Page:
The Ugly Duckling
April 30 to May 2, 2010
4:00 p.m., 11 a.m., 12 p.m.
Every year for the past 14 years, the Sunken Garden Children’s Theater revives a portion of every undergraduate’s childhood by putting on a performance of “The Ugly Duckling,” a fairy tale written by Hans Christian Andersen. The performances run all through the weekend of Arts First.
“The Ugly Duckling” separates itself from many of the other dramatic performances during Arts First weekend for several reasons. For starters, it will last roughly 20 minutes and will be performed outside. In addition, the show’s attendees can expect that the performance will not take itself too seriously. Gus T. Hickey ’11, the show’s director, says, “It’s kind of silly and very fun.” Indeed, though many of show’s 17 actors are seasoned performers on the Loeb Mainstage, Hickey says that the audience can expect, “lots of silly, loud voices and silly jokes. There will be lots of fun and energy,” making it clear that the show will carry a light, enjoyable, and easy-going air despite its veteran cast. And, though the show is scripted, Hickey says “There was very minimal rehearsal for the show,” which should, as it has in the past, create some fun, impromptu humor that highlights each actor’s personality.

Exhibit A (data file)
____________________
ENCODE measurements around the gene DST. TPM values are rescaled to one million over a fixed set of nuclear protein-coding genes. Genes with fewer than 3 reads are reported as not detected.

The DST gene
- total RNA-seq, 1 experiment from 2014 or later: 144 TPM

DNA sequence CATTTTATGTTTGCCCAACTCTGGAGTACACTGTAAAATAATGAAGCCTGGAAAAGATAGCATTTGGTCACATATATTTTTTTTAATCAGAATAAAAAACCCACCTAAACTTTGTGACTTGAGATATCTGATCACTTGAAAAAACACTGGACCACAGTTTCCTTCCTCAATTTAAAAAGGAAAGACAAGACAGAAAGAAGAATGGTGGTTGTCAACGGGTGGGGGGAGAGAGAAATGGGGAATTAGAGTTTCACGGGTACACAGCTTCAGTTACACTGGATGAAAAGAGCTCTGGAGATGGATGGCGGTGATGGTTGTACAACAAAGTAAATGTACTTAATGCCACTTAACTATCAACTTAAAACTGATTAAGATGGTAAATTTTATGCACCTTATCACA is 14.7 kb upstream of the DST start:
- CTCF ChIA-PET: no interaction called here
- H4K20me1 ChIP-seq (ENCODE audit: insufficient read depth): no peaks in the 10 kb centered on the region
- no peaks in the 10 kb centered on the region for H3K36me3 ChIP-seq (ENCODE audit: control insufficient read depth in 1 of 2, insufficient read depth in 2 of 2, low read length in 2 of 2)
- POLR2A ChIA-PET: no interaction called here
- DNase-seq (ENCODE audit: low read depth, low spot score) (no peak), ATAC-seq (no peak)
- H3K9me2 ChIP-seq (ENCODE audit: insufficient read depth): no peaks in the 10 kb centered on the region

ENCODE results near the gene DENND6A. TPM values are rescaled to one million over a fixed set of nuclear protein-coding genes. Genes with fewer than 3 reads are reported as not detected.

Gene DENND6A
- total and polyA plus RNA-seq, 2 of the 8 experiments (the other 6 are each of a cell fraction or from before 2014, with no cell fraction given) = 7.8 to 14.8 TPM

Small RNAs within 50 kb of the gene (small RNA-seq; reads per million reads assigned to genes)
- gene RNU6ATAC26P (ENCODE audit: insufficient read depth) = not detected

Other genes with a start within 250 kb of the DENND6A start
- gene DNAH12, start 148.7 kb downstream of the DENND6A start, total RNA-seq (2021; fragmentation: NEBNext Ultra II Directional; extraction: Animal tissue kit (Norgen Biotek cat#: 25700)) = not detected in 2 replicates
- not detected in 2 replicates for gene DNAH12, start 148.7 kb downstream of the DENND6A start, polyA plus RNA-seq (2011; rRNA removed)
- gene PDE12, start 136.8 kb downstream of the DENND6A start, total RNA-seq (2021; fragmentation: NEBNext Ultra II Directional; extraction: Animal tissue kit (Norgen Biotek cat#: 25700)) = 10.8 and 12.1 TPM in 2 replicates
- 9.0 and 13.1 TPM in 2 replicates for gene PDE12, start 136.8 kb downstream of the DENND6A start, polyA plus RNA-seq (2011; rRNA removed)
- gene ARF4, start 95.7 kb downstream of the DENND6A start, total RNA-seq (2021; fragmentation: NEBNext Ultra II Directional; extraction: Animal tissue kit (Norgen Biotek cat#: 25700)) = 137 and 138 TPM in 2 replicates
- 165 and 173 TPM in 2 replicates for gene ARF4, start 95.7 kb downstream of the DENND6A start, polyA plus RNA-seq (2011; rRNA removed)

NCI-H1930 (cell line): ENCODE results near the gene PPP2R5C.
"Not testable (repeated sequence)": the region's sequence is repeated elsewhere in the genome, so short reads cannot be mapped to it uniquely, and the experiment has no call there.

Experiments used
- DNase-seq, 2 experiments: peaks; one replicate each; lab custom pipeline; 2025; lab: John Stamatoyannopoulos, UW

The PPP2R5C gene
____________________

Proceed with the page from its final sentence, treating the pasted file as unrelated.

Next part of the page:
Unlike many of the other shows put on during Arts First week, this performance will not be catered directly to Harvard undergraduates. Rather, the performance is designed to bring the performing arts to younger audiences and the Cambridge community as a whole. Anthony J. Sterle ’11, the show’s producer, says, “This is one of the few shows on campus which targets members of the Cambridge community.”
Hickey adds, “The show is for the little kids. It’s a really silly fairy tale, and it’s nothing serious. The show is about exposing kids to theater and having community involvement in the Arts First weekend.” Although the show is primarily targeted at much younger audiences, the performances nevertheless draw a wide range of age groups. Sterle explains, “There’s definitely humor in the show that undergraduates and adults will understand and find amusing,” he says.